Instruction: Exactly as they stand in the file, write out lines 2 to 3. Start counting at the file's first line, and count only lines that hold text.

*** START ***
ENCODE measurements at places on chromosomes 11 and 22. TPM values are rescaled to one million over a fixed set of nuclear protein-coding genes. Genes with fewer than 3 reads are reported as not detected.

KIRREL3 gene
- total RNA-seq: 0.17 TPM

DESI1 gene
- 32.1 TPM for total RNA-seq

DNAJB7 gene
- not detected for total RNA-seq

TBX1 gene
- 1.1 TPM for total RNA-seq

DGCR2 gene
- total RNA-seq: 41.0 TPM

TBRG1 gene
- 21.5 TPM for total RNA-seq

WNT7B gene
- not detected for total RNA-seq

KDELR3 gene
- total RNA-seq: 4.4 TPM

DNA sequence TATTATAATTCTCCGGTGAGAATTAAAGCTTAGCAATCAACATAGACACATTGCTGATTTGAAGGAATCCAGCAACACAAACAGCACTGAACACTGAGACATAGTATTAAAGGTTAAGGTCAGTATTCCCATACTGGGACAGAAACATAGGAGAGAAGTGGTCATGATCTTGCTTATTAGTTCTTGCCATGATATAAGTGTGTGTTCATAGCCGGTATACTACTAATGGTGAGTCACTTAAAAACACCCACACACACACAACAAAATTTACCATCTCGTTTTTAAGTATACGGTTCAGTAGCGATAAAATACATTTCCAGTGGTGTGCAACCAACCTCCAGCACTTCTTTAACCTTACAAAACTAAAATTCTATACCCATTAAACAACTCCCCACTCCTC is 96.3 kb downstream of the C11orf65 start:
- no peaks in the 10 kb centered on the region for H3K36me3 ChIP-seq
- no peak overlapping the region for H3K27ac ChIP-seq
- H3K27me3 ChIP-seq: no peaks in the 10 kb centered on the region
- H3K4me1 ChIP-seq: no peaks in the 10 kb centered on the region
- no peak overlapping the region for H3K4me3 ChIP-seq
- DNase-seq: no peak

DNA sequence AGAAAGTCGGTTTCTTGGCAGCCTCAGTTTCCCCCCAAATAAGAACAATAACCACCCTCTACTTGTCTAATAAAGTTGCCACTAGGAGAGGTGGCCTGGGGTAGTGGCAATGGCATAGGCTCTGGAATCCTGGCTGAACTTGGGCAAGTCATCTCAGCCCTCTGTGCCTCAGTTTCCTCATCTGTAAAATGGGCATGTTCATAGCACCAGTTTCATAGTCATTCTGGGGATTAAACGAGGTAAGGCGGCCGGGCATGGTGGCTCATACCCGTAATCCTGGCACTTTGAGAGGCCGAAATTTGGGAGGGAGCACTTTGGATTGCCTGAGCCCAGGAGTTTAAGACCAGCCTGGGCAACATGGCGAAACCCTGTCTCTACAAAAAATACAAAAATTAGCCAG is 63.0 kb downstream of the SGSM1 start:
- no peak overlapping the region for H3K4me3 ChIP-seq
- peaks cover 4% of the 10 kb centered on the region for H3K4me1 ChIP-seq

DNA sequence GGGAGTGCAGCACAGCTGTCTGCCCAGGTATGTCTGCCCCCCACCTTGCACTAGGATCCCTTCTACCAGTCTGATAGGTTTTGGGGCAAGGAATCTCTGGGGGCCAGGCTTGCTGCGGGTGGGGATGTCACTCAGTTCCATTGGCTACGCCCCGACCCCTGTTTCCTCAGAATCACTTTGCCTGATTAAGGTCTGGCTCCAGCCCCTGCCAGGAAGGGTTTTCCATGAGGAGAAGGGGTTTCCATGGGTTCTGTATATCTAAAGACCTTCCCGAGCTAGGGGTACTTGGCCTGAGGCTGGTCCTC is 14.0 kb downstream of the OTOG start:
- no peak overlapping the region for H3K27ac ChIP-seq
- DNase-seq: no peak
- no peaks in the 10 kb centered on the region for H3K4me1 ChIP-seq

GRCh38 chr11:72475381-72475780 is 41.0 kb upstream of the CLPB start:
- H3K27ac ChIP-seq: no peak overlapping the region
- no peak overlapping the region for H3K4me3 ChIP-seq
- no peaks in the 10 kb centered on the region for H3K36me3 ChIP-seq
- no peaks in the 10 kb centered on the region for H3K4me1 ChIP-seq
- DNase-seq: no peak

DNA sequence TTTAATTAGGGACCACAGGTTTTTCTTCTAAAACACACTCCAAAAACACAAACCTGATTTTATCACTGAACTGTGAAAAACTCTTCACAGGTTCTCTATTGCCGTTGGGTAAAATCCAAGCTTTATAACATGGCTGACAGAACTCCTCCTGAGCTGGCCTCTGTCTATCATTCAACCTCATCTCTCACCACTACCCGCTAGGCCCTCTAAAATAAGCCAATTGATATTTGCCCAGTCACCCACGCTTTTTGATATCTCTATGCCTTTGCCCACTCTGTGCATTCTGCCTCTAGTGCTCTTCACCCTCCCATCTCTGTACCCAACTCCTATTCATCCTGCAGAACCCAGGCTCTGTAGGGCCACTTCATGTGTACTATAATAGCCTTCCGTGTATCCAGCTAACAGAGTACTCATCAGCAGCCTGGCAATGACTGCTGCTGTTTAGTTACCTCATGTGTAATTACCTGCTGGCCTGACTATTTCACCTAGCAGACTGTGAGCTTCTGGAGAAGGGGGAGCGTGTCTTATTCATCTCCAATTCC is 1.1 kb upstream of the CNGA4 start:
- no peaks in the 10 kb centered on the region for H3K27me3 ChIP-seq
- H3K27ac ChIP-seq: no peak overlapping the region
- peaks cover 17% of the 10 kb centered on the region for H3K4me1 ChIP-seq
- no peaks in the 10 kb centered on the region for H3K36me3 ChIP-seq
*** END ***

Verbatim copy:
KIRREL3 gene
- total RNA-seq: 0.17 TPM